Tories should ask themselves, why Doug Ford?

OPINION: The former Toronto councillor’s bid to lead the Progressive Conservatives is perhaps the best argument against an open contest, writes John Michael McGrath
By John Michael McGrath - Published on Jan 30, 2018
On Monday, Doug Ford announced from his mother’s basement that he would run for the Ontario PC leadership. (Frank Gunn/CP)



​Doug Ford wants to be the leader of the Progressive Conservative Party of Ontario because someone told him he couldn’t be. He told reporters as much on Monday: “The elites of this party, the ones who have shut out the grassroots, do not want me in this race.”

Ford then declined to take any questions, so we actually don’t know what else he wants to do in government, although it very likely involves subways, and Six Sigma, and a bunch of other phrases this reporter can recycle from his time covering Toronto City Hall during the mayoralty of Ford’s brother Rob.

What it doesn’t involve is honesty, goodwill, or public service. Ford has a record on all these scores, and it’s not good. Honesty? The man lied to the public about his brother’s conduct for years as the mayor’s office descended into a drug-and-drink-fuelled clubhouse. Goodwill? Ford opposed housing for autistic children in his ward, saying they — the children — had “ruined the community.” Public service? Ford couldn’t make it through one four-year term as a councillor without publicly professing to hate the job.

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That’s before we get to the monorails and the Ferris wheels. And this is important, because if the Tories are so badly bamboozled that they choose Ford to be their leader, they’ll have to deal with a man who is impossible to build policy around. In 2012, Rob Ford’s office was very near to a deal at council that would have credibly preserved his commitment to build more subways in Scarborough; Brother Doug blew it up a day later with intemperate remarks about how “all taxes are evil,” and how he was going to get a subway built with a casino.

Now imagine Premier Doug Ford trying to lead negotiations with teachers unions, or doctors, or prison guards, or other premiers, or Ottawa, and imagine all the ways those negotiations could go badly. When the Fords made clear their inability to govern at city hall (where Doug acted as the mayor’s unofficial adviser and henchman), people mostly worked around them. When the provincial government doesn’t do its job, people die: they die in ERs, they die in prison cells, they die from drinking water that’s gone untested.

Ford’s candidacy is the obvious and inevitable consequence of the PCs’ decision to have a competitive leadership race. In fact, it’s one of the strongest arguments against having an open contest: the lure of leading the Tories (flush with cash, leading in the polls) isn’t just going to entice party stalwarts to run; anyone who hasn’t been credibly accused of a serious crime probably imagines they’re eligible. And so does Doug Ford.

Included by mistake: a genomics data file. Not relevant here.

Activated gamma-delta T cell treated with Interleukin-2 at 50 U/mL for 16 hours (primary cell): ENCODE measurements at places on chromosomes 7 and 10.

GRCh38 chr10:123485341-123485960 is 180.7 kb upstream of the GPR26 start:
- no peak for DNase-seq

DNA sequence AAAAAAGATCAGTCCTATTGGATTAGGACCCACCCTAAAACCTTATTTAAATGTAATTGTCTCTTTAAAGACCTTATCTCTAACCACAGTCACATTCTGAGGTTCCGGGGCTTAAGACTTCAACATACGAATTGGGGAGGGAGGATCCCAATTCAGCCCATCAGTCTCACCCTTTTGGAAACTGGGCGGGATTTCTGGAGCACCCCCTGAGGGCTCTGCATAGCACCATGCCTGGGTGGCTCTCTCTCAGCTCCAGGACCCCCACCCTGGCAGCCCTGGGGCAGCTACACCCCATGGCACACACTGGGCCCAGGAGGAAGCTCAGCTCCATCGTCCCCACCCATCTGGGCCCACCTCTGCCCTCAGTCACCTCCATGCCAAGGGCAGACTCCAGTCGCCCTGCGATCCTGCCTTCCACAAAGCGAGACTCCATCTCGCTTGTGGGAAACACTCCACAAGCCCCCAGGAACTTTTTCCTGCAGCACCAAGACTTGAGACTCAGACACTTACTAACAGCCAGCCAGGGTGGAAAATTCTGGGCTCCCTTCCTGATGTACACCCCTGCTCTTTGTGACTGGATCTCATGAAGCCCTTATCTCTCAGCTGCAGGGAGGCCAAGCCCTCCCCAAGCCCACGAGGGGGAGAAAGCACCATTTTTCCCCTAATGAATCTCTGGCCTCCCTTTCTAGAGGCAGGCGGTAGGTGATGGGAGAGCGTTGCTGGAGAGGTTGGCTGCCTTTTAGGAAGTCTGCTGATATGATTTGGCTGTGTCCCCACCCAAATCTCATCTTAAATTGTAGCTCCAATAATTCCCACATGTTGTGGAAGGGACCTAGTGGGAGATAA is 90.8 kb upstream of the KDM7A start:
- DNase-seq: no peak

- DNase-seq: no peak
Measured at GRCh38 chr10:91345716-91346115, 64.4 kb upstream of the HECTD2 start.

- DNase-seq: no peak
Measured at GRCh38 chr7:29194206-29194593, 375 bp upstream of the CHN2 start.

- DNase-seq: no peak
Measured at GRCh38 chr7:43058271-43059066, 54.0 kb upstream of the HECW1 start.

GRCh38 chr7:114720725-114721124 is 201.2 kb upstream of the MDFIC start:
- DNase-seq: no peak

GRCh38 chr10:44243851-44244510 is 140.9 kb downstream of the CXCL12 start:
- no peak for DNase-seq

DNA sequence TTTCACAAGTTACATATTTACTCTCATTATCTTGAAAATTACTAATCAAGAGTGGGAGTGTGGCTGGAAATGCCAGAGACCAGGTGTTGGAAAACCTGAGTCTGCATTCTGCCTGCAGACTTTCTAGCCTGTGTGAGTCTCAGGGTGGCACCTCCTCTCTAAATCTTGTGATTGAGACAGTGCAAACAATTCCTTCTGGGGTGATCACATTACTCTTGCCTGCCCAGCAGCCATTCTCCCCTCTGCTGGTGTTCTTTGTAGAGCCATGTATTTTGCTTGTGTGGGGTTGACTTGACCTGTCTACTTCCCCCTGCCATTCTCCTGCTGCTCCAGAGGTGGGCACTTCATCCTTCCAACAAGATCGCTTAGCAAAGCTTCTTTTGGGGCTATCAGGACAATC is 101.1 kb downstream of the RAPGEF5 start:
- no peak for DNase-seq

This isn’t about politics: there are plenty of Tories who could launch credible leadership bids and who are honourable and decent people who’ve either put the work in as MPPs (in the case of Fedeli) or as longtime conservative activists (like Rod Phillips). Hell, Sam Oosterhoff has barely started shaving, and he’s done more real work as a public servant than Ford, who bumbled his way through the worst council term Toronto has ever seen and made everything he touched worse.

That doesn’t mean he’s a joke. Right now in the PC party, there  are smart people advising other smart people who are dead certain Ford will be an also-ran, a footnote in the contest to come. George Smitherman surrounded himself with smart Tories in the 2010 mayoral election, and he’ll go down in history (by his own rueful admission) as the guy who lost to Rob Ford. People have a habit of underestimating the Fords. They would do well to recall that, in 2014, Doug ended up getting 330,000 votes in the mayoral election. There are 200,000 PC members in all of Ontario.

If the Tories were even a little consistent, Ford’s hubris would have already disqualified him. Unlike any other likely candidate for the PC leadership — even that political neophyte Caroline Mulroney — he wasn’t interested in running for a provincial seat until the leader’s position opened up. This is the most basic job requirement for leading a party in the legislature, and Ford wasn’t willing to do it until roughly 100 days before election day.

The federal Conservatives lambasted Michael Ignatieff for being too visibly ambitious as Liberal leader, for wanting an easy ride into 24 Sussex. Their attacks worked because they had the ring of truth to them. Doug Ford said, publicly and repeatedly, that he had no interest in running for an MPP’s seat until the very moment a Patrick-Brown-shaped hole appeared in the legislature. Ford will spend the next few weeks hollering about how he wants to fight for the people — but actual champions do the hard work of politics when it’s hard, not just when it’s easy.

Please, Tories, remember: he didn’t come back for you.

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